Canadians have taken the reins at Ford, Mazda, Nissan and Volvo in their home country as new-vehicle sales continue to slump and technological change threatens to upend traditional automotive retail models.
Dealers interviewed by Automotive News Canada hope that leaders familiar with the domestic landscape will mean a smooth transition in disruptive times.
“When you come in [from another country] and Canada’s your first assignment, you’ve got a big learning curve,” said Steve Chipman, CEO of the Birchwood Automotive dealership group in Winnipeg.
“Effectively, a person who comes from Europe sees Canada and can see five different countries. There’s B.C., there’s the prairies, there’s Ontario, there’s Quebec and the Atlantic provinces, and they’re all different.”
From February through early June, four Canadians assumed the top job at automakers’ operations in their home country:
- Dean Stoneley became president of Ford of Canada.
- David Klan took over as CEO of Mazda Canada.
- Steve Milette is now president of Nissan Canada.
- Matt Girgis became managing director of Volvo Canada.
All four have extensive experience both with their respective automaker and in the country, a fact that could help them quickly adjust to their roles. And as new-vehicle sales declined in May for a 15th straight month, a shorter learning curve could help those automakers better navigate the market. Sales across Canada are down 4.5 percent this year.
Automakers report June sales later this week.
“Nationality isn’t the No. 1 factor, but someone with Canadian experience who’s Canadian is sometimes able to understand and listen [to dealers] better,” Chipman said. His Birchwood Automotive includes four Ford stores in Manitoba and Saskatchewan as well as two Nissan dealerships and an Infiniti store.
Toyota Canada CEO Larry Hutchinson and Honda Canada CEO Dave Gardner are also Canadian. Hutchinson began with Toyota in 1986, while Gardner has been with Honda Canada since 1989.
John Laframboise, owner of Kingston Mazda, said Klan is a good fit, and hopes he will keep up the company’s brand image in coming years.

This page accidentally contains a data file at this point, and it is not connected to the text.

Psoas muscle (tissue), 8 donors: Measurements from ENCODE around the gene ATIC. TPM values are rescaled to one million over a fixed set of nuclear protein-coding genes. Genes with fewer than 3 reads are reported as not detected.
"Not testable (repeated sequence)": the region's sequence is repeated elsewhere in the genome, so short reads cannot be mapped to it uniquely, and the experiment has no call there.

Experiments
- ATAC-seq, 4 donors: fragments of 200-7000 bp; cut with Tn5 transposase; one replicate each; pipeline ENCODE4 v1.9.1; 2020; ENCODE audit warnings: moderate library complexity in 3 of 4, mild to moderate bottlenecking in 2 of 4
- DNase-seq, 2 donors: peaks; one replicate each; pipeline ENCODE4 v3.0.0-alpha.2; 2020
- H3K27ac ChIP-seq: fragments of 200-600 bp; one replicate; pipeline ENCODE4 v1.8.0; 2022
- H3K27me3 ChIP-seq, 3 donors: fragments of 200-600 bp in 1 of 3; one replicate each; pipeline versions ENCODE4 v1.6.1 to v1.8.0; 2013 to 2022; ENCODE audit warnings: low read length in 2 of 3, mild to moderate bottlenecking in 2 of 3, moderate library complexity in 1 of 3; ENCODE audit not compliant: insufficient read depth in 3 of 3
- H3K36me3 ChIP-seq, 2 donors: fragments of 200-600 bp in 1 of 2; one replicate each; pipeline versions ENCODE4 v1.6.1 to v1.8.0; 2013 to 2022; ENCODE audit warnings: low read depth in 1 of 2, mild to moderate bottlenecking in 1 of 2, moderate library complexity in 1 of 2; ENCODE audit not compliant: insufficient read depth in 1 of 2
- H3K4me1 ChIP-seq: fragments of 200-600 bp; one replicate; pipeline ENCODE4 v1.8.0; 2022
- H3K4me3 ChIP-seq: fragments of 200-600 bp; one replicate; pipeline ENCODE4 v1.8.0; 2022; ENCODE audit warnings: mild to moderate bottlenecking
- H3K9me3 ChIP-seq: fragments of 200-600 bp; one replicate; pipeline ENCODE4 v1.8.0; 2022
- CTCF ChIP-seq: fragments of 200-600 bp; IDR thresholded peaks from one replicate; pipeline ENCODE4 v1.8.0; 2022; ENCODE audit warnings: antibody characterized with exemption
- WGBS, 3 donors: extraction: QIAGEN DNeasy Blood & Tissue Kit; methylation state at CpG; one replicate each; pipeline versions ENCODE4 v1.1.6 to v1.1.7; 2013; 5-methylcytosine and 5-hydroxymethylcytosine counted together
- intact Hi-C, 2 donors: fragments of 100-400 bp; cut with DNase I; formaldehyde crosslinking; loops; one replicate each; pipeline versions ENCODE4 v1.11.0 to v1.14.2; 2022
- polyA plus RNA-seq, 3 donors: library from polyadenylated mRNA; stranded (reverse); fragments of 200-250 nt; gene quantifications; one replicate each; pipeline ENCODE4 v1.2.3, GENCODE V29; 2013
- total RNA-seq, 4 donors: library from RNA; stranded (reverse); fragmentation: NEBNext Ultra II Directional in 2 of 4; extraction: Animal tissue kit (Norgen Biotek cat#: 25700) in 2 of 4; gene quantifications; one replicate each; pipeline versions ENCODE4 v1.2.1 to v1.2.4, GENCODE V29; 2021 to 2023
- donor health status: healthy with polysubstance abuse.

“Mazda Canada has done a good job with national marketing and sort of giving us the supports that we need so that on the front line in each respective market, we can run our businesses and have a product we can confidently stand behind,” he said.
“They’re doing a good job and focusing on the things they should, which is the overall brand image and those things that I can’t control on the grand scale. But they give us enough latitude to do what we need to do on the dealership level.”
Milette told Automotive News Canada in April that his previous experience in Canada gave him an appreciation for how markets can change from province to province. Before taking over as Nissan Canada president, he was Hyundai Canada’s sales director and had a variety of roles at General Motors Canada.
“I’ve worked in Canada for 20-plus years and have physically lived coast to coast in previous roles,” Milette said. “I come in with that knowledge firsthand, so it’s probably going to help with the transition.”
Chipman said that while being a Canadian with experience in Canada can help an executive understand the market more quickly, a person’s skills are ultimately more important. He pointed to Joni Paiva and Christian Meunier, Milette’s predecessors at Nissan Canada, as examples of non-Canadians who excelled in leadership roles after a period of learning and adjustment.
“You’re more concerned, frankly, if a person’s competent,” he said. “The most important thing is if you’ve got someone who’s confident and who listens to the dealers.”
At many automakers, CEOs in Canada tend to remain on the job for just a few years before being reassigned to other, sometimes larger, roles. For example, Steve Carlisle, a Canadian who was GM Canada president from 2014-18, now heads the Cadillac brand, while Meunier this year became head of Infiniti, about three years after his tenure as Nissan Canada president ended. Meunier resigned from Infiniti on May 7 to become global head of Jeep for Fiat Chrysler.